Seeking to entice new audiences and build interest in Philadelphia theater, the Azuka Theatre will hit the boards next season with an unusual ticket strategy.

Visitors will pay what they wish - after seeing performances.

Azuka is not alone in seeking a new way to bring people in.

Theatre Horizon in Norristown will begin testing a similar strategy with its one-night-only concert performance Aug. 4 and its reading series later in the month.

The two theaters believe this may be the first time such an effort - optional payment after performance - has been employed in the United States, although it has been used in Britain.

At the same time, Pottstown's Theater With a View, an Equity company, is entering its third season of pay-what-you-wish. But the Pottstown productions - Lisa D'Amour's Detroit, running Aug. 17-Sept. 3 - will require patrons to fork over anything or nothing in advance. It's the third season Theater With a View has used optional payment in advance.

All three theaters are using the pricing strategy to expand audiences in some way.

"With the pay-what-you-decide model, we can eliminate the financial barriers of attending theater," said Mark H. Andrews, Azuka cofounder and marketing director. "Patrons will decide the value of their experience at our shows. The price is up to them - and they won't pay a dime until after the show."

Azuka producing artistic director Kevin Glaccum said, "This model eliminates the need for reduced-price, discounted, or tiered ticketing, providing an equal opportunity for patrons from any financial background."

Pay-what-you-wish will be in effect throughout the 2016-17 season, he said, supported by a $55,000 grant from the Barra Foundation.

Glaccum said the idea was sparked by an article in the British newspaper the Guardian about a successful similar effort at theaters in Britain - Slung Low, a company in Leeds, and ARC, in Stockton-on-Tees.

"It was terrific," said Glaccum, who visited the theaters. "Income was through the roof."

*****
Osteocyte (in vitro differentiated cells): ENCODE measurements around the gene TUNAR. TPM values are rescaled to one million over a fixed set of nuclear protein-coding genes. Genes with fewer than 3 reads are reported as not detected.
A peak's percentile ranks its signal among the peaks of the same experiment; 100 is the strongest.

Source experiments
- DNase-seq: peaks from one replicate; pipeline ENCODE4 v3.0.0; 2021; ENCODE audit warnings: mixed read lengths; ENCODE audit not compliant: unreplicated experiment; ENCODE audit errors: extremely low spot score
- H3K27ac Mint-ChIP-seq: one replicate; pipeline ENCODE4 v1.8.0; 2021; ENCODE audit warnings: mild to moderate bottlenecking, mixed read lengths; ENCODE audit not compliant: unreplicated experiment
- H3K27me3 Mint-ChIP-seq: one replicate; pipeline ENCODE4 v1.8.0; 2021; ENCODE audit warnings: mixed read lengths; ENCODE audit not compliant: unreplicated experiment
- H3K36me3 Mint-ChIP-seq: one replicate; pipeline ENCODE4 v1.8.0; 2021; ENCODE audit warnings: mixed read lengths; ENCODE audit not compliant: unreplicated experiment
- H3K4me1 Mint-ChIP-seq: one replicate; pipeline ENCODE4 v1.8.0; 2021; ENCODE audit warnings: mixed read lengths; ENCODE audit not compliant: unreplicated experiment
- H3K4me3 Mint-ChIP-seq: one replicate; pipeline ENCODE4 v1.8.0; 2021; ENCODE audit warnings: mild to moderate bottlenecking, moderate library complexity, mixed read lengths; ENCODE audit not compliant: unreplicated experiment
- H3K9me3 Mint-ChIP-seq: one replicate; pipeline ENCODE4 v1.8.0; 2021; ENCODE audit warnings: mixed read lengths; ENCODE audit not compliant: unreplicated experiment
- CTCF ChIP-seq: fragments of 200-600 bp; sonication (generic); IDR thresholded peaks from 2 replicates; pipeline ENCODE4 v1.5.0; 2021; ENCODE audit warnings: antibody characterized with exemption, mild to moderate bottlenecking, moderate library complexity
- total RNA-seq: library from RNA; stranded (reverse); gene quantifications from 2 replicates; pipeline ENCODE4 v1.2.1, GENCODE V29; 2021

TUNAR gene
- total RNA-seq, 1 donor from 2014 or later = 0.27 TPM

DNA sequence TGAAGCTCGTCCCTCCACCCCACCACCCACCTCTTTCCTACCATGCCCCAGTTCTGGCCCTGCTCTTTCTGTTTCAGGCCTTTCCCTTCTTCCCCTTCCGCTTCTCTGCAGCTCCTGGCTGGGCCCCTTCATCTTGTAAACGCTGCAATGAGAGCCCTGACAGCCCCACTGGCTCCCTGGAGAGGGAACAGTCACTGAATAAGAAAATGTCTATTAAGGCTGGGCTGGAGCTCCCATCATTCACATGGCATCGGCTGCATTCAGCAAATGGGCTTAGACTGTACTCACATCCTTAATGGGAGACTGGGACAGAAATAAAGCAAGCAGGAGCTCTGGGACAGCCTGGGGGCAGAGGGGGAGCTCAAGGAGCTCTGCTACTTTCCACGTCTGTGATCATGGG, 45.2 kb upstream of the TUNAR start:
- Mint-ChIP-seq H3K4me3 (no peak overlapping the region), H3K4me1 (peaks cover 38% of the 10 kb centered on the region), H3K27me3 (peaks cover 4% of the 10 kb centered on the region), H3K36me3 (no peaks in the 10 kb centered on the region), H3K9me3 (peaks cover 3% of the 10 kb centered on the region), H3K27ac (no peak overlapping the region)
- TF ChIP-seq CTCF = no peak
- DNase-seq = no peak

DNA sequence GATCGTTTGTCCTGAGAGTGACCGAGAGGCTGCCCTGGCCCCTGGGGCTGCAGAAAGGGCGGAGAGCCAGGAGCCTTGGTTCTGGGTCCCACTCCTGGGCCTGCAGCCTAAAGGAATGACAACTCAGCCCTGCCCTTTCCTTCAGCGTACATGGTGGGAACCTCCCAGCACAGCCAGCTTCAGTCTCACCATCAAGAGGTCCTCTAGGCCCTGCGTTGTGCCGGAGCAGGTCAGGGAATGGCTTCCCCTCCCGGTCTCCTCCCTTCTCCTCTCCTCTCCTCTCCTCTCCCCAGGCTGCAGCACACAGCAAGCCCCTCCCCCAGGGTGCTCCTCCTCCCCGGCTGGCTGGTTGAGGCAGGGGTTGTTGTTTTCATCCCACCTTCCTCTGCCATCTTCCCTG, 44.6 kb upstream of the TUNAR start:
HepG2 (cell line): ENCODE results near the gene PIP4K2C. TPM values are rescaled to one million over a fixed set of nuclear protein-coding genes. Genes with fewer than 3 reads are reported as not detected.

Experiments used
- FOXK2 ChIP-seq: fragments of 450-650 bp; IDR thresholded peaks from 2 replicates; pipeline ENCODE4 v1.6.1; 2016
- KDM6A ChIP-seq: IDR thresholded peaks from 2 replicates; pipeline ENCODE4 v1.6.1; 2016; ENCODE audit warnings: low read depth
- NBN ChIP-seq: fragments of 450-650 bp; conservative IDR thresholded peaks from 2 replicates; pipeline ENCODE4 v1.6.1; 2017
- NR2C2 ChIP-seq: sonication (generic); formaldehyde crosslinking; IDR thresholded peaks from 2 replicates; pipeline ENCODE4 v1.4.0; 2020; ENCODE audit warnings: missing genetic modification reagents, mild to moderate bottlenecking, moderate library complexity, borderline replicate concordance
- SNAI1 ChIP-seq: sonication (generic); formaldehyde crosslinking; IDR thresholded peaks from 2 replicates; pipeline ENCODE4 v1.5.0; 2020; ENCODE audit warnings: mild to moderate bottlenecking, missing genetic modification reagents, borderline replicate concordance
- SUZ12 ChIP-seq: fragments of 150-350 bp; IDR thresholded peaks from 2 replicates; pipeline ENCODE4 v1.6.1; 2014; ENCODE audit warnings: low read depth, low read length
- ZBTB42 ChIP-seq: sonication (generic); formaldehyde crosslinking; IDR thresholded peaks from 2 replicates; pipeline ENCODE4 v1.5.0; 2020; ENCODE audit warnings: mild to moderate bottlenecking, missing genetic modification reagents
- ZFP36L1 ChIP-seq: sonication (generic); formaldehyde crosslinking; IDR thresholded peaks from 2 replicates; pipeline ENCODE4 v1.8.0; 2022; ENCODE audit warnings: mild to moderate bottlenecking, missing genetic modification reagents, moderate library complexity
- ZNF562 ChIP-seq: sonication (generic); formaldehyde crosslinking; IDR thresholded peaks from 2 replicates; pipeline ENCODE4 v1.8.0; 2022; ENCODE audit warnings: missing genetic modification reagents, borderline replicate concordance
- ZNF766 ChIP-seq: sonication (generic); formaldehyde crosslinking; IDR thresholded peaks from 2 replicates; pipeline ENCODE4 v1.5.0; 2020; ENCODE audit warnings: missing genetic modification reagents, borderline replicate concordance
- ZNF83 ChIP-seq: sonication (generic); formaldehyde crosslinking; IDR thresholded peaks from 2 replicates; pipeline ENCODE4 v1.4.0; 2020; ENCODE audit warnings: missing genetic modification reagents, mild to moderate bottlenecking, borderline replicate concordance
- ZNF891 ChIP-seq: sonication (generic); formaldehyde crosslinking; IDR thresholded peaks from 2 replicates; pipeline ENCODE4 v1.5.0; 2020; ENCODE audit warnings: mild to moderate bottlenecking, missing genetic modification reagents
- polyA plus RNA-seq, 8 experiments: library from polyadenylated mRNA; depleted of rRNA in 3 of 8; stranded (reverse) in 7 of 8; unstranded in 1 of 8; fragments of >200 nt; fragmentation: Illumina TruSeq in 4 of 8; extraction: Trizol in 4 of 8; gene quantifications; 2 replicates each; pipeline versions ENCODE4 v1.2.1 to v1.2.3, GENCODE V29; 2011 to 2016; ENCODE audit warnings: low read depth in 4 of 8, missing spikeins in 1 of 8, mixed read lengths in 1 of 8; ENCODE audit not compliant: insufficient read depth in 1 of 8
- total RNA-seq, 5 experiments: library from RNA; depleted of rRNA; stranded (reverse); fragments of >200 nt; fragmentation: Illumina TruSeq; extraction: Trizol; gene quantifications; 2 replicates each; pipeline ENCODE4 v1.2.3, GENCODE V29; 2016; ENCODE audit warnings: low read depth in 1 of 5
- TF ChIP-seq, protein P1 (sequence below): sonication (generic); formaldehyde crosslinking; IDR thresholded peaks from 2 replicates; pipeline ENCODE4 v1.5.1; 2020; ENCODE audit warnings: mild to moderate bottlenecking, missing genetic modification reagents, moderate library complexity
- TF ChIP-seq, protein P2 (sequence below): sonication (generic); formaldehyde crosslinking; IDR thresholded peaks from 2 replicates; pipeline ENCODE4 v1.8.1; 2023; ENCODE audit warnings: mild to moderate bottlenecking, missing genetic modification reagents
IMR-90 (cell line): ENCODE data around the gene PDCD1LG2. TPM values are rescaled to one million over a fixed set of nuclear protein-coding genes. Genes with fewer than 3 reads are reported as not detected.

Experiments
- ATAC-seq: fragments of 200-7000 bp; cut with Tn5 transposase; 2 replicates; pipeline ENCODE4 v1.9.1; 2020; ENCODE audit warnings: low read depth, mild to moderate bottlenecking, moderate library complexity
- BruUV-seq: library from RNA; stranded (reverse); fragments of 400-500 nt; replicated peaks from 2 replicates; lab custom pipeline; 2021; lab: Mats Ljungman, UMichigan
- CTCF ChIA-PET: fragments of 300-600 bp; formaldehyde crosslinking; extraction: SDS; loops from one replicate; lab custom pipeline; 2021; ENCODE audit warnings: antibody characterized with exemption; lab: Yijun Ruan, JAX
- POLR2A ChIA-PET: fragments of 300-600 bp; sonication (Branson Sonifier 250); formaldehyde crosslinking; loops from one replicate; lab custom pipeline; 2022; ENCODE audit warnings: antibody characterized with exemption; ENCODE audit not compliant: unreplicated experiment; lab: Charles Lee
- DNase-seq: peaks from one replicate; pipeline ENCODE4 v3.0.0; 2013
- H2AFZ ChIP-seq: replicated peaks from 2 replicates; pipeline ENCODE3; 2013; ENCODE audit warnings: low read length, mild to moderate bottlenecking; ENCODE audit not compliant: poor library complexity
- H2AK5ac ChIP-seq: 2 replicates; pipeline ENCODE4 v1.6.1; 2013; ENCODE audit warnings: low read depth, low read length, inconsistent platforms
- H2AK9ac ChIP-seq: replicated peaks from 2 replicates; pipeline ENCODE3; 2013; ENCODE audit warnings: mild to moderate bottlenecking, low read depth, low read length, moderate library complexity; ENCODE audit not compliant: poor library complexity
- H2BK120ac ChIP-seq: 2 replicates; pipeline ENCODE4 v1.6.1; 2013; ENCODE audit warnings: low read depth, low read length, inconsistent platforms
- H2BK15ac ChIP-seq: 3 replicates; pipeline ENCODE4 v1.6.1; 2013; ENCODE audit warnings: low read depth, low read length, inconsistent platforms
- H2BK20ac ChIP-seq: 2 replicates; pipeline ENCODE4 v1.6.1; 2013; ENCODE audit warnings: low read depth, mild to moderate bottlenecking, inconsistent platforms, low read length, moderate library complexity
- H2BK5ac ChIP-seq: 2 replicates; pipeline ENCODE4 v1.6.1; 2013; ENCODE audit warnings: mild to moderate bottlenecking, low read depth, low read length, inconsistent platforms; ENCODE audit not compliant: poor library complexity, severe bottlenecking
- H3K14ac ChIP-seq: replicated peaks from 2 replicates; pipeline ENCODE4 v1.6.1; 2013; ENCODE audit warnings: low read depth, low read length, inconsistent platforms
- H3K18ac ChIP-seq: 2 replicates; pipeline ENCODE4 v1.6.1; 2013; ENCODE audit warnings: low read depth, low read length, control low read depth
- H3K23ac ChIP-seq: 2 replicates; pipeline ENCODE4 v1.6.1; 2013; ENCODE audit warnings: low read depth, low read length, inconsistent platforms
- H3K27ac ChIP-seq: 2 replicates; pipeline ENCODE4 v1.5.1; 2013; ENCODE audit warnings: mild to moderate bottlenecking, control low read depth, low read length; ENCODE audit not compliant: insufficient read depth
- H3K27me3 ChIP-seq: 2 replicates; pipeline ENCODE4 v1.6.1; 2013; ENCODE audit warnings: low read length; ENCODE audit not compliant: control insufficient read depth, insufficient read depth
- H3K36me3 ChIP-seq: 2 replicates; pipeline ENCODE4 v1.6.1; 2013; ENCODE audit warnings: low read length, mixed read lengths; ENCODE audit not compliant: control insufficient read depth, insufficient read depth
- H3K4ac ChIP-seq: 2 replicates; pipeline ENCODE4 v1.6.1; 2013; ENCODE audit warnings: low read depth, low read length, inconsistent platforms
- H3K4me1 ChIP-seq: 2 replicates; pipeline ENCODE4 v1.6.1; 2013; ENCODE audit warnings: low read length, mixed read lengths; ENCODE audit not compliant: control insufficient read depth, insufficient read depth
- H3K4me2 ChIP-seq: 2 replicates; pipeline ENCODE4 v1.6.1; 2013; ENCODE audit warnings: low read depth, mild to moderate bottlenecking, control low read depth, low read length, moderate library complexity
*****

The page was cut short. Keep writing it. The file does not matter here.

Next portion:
After testing the idea during previews of The Moth, which ran in May, Azuka decided to take the plunge for all of next season. "The effect really goes well beyond price," Glaccum said. "It gives the audience a buy-in they really don't have now. It builds tremendous loyalty." He said the test in May worked very well, producing a solid revenue stream.

"Our audiences are remarkably young," he said. "Young people don't buy subscriptions. They don't want to buy something in September that they'll use in May."

The 2016-17 season begins with Idris Goodwin's How We Got On, directed by Raelle Myrick-Hodges, Sept. 21 to Oct. 9.

Theatre Horizon will begin testing the post-performance optional-payment model with Alex Timbers' musical Bloody Bloody Andrew Jackson - one night only, Aug. 4. General manager Molly Braverman said the decision to try the method came after reading about the experimental effort in Britain.

"We say, no cost up front - come in and see our show," Braverman said. "You pay what you feel the show is worth. So there is no financial risk."

Like Azuka, Theatre Horizon is seeking to broaden and diversify its audience. And like Azuka, Theater Horizon has found that traditional ticket strategies, like selling season subscriptions, have increasingly limited impact, particularly with younger and less-affluent audiences.

"We are working at getting new and diverse audiences into our space," she said. The new ticket strategy "is different and innovative."

The plan is to extend the program if the experiment is successful, she said. "We're absolutely looking at this as a possible model moving forward."

At Theater With a View, payment, if any, is made when tickets are booked.

"It attracts a lot of locals who may not have ventured to see one of these site-specific plays," said Bryan Buttler, the theater's publicist. "It works really well. It puts a lot of the stake in the audience's hands. . . . The audience gets involved."